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Athletes Shouldn't Stray from Gluten Says New Study

Researchers say gluten-free diets don't improve performance or gastrointestinal issues in people without a sensitivity.

Gluten wars raged through 2015 and they’re still ongoing early in 2016. Some claim the stuff—found in wheat, barley, and rye—is essentially poison that can screw your digestive system and even wreak havoc on your performance at the gym. Others say that unless you’re clinically diagnosed with a condition like celiac disease, there’s no reason to cut out the stuff that can actually be pretty healthy—particularly if you’re an athlete. (Just check out these six gluten-filled foods that are great for you!) See, the thing is, there are gluten-filled foods that suck. But there are also gluten-free foods that suck. If you eliminate gluten but fill up on gluten-free brownies, you’re not really doing your body a service, are you?

Still, some athletes say they “feel better” when they eat gluten-free—and there is a case for eliminating the stuff for two weeks to see how you fare. But if you don’t notice major improvements in digestive problems, fatigue, etc., you might want to add it back in, suggests a small recent study in the journal Medicine & Science in Sports & Exercise.

Researchers had a group of 13 competitive endurance athletes without gluten sensitivities follow a gluten-free diet for a week. The following week, some of them were given gluten-free bars while others had bars with 18 grams of wheat added in—none of them new which bars they were eating and they looked and tasted identical.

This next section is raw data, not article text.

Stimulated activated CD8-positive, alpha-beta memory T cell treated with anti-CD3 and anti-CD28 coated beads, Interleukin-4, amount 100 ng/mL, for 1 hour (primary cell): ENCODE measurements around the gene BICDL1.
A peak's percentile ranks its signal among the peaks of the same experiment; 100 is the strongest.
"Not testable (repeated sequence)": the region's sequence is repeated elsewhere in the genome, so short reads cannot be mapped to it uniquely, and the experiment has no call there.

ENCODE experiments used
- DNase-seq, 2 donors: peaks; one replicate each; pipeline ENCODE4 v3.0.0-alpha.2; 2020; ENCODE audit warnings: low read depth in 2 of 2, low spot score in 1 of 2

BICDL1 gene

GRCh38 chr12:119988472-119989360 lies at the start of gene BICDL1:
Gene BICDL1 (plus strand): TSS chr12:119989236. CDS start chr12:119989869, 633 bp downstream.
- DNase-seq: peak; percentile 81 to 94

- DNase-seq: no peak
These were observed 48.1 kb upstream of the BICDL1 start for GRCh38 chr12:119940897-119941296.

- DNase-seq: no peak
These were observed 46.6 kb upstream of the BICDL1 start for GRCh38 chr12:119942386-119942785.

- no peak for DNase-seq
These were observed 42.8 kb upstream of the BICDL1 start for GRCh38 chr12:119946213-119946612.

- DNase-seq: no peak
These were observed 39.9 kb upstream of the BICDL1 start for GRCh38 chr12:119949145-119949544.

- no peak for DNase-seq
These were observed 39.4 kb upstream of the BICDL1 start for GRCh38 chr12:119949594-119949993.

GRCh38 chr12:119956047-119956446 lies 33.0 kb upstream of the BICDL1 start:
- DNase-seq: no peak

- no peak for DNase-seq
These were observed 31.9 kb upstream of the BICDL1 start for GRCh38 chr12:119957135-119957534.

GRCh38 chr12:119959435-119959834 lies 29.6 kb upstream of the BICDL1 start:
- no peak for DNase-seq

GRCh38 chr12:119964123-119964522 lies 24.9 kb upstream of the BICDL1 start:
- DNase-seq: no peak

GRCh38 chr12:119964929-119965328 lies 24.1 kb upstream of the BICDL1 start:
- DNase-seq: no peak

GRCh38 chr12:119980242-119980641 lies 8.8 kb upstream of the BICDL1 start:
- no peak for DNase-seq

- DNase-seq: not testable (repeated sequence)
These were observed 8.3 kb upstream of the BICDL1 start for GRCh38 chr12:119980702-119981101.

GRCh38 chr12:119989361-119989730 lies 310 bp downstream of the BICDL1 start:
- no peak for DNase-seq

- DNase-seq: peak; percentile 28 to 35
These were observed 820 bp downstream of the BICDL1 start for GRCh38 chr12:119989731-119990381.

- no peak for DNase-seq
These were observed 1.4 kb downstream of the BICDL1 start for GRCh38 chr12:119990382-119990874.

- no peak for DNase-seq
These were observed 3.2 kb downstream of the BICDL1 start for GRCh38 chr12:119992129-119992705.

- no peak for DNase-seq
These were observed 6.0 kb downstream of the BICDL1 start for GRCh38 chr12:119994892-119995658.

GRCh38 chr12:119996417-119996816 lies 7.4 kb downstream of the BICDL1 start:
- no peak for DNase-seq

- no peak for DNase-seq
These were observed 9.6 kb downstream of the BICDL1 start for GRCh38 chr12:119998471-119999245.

Afterwards, researchers noted that there was no significant difference in performance—or in gastrointestinal issues during exercise.

“An athlete’s nutrient intake and timing are so critical to performance,” study author Dana Lis, a Ph.D. candidate in Australia, told The New York Times. “I hope that people learn to be more objective in terms of what they hear and read about gluten-free diets and nutrition in general.”

That's the bottom line really: Everyone will react to gluten—and food period—differently. So even though this study was small and short-term and Lis notes that more research is needed, it brings up an important point. Eliminating gluten is not a panacea, Lis told The New York Times. Instead of treating it as such, if you experience digestive issues during exercise, talk to a nutritionist or your doctor about possible solutions.

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